Claims that European countries cannot afford the roll-out of fibre to the home (FTTH) networks may not stand up to close scrutiny, according to the director general of the FTTH Council Europe.
Hartwig Tauber said that, despite seemingly 'insurmountable' obstacles of shareholder demands, increasing competitive pressure and the economic downturn, there is plenty of money available to invest in such a project.
Tauber said: 'The European Telecommunications Network Operators' Association (ETNO), which represents incumbent operators across Europe, said its members invested €29 billion annually, on average, over the last six years, of which approximately €17 billion was for fixed networks. In addition, alternative operators invested nearly €16 billion annually, and we assume a similar proportion of their investment was directed towards fixed networks.
'If the level of operator investment remains stable, then up to €210 billion would be available for investment between now and 2020. If we take into consideration additional spending to increase fibre backhaul capacity for 4G/LTE mobile base stations, the investment potential would be even greater.'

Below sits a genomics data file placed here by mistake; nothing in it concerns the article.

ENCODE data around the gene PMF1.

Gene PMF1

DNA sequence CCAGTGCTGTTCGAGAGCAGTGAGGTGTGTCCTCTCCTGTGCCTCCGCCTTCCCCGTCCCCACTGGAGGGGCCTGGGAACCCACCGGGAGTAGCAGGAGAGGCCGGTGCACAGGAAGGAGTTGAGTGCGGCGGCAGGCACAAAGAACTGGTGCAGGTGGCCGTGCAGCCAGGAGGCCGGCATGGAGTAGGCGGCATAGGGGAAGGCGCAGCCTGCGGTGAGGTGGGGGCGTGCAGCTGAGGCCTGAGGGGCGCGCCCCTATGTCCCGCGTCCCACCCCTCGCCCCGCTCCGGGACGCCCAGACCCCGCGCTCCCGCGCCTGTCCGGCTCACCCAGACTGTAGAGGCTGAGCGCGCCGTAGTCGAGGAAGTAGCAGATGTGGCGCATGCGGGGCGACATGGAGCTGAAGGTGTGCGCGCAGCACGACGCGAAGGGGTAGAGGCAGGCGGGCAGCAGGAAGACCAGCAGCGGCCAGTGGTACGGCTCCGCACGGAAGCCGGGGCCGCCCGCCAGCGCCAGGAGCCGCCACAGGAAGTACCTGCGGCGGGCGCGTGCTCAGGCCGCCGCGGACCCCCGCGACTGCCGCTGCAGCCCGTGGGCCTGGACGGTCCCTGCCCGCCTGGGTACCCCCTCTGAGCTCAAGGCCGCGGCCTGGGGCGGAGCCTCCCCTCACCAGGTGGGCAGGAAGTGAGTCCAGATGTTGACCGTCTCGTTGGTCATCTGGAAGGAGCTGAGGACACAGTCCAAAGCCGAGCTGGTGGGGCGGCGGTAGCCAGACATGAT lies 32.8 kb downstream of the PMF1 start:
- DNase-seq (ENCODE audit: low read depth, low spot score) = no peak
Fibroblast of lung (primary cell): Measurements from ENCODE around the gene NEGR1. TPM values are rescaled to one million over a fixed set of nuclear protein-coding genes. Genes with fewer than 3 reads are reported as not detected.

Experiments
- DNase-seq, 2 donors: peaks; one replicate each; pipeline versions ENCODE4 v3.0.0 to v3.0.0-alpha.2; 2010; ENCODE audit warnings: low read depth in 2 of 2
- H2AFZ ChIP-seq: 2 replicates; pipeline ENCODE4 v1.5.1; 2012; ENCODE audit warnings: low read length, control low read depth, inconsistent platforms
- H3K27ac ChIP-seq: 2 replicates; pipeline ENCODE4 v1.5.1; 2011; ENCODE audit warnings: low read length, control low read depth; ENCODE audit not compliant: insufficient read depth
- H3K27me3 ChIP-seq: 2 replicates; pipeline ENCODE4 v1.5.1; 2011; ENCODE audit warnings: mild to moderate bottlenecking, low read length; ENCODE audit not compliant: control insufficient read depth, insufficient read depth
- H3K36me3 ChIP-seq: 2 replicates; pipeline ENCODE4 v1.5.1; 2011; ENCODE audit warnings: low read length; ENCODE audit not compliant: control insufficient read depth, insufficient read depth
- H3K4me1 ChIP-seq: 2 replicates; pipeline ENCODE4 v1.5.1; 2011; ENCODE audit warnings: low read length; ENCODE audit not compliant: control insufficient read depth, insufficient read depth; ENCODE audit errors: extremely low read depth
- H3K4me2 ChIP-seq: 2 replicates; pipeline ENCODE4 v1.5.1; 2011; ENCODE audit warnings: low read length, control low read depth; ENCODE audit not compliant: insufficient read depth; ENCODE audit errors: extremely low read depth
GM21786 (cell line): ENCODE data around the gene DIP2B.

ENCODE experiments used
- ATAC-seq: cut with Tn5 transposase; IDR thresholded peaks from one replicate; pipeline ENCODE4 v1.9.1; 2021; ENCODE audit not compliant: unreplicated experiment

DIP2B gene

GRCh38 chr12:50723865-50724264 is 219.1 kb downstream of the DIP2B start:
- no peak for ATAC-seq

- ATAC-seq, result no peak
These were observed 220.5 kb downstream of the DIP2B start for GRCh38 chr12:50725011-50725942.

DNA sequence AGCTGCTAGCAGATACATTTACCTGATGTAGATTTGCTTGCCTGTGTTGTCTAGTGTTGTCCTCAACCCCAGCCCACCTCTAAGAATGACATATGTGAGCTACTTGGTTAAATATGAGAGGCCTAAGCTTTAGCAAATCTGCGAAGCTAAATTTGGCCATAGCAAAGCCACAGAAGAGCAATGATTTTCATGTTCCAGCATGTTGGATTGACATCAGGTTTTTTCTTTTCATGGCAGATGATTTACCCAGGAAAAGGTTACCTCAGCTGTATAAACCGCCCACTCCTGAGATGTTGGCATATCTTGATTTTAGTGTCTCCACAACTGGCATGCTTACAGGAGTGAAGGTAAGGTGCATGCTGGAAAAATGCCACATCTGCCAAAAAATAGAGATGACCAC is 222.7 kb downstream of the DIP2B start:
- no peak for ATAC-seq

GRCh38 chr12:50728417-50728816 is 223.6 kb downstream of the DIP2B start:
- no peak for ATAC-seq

Tauber says the situation is exacerbated by the fact that incumbent operators typically build FTTH networks in the most profitable areas, such as major towns and cities, where the deployment cost is lower and they are under pressure from competitors.
'As a result,' says Tauber, 'the incumbents account for less than one quarter of FTTH deployments to date, and it is unlikely that they will roll out FTTH everywhere. Investing in smaller towns and villages requires a longer-term vision, and so it is mainly utility companies, small regional operators, and municipal government who have taken the lead in those areas.'
He continues: 'Regrettably, small players are often caught in a financial no-man’s land because of their size, and some potential FTTH projects struggle to get off the ground. While the investment is too big and too special to be handled by local banks, it is too small to be addressed by institutional investors.'
Politicians also need to step up to the plate, says Tauber: 'Many investors are desperate for sound long-term investment opportunities. The low interest-rate environment has made government bonds unappealing to pension funds or insurance companies. Infrastructure as an asset class could provide an attractive investment opportunity with greater returns.
'To make this possible, the European Commission needs to develop a coherent approach that takes the requirements of long-term investors into account, backed up by supportive financial regulation.'